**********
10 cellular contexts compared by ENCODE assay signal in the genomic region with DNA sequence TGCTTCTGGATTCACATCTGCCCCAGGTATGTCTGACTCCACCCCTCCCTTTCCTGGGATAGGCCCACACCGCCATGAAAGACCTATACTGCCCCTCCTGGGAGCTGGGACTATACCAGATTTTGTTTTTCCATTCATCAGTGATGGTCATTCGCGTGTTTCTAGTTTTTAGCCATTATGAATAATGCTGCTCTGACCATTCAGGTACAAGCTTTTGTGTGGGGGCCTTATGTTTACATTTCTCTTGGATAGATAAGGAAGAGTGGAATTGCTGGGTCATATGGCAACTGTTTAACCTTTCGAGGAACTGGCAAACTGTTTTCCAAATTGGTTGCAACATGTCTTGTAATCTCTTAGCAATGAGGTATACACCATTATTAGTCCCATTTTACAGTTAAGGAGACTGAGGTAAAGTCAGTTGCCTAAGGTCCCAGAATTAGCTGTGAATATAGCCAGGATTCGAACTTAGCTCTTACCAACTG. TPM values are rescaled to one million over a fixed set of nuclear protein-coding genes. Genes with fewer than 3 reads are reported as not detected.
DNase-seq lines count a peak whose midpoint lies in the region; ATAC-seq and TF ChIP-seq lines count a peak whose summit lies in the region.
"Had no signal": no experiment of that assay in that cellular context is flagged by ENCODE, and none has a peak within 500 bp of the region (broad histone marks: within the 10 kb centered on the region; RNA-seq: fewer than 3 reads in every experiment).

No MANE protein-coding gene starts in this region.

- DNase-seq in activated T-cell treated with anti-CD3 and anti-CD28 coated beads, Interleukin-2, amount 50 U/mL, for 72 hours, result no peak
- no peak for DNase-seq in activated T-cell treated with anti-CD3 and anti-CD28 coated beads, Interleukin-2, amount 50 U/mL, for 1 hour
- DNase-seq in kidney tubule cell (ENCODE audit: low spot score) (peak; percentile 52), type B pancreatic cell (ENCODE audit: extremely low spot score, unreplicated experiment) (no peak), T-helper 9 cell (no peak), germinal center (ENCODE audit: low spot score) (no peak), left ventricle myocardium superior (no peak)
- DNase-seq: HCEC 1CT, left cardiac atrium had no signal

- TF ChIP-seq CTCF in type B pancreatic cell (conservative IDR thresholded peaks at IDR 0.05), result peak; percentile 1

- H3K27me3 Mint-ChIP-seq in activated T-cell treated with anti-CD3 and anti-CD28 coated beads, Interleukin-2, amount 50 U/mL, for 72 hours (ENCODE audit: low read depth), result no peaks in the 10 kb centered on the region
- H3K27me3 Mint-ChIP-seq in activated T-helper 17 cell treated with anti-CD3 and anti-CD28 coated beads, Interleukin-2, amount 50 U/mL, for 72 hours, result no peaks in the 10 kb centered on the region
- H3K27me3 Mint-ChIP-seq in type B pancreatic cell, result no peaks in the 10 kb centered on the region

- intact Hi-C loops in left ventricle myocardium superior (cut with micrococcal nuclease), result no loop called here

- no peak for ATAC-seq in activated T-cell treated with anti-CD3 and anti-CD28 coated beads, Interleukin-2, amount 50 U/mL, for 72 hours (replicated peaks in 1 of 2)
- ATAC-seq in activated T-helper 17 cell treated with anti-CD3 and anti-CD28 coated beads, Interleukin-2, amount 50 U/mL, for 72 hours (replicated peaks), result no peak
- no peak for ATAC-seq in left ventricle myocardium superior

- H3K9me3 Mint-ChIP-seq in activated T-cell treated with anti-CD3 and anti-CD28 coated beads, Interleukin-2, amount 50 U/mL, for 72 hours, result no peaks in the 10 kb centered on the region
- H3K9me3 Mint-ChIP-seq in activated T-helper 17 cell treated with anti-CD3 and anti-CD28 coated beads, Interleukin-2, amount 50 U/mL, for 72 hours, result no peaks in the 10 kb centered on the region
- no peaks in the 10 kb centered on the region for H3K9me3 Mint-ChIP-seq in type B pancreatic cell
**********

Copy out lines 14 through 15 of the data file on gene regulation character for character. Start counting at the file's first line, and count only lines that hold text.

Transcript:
- no peak for ATAC-seq in activated T-cell treated with anti-CD3 and anti-CD28 coated beads, Interleukin-2, amount 50 U/mL, for 72 hours (replicated peaks in 1 of 2)
- ATAC-seq in activated T-helper 17 cell treated with anti-CD3 and anti-CD28 coated beads, Interleukin-2, amount 50 U/mL, for 72 hours (replicated peaks), result no peak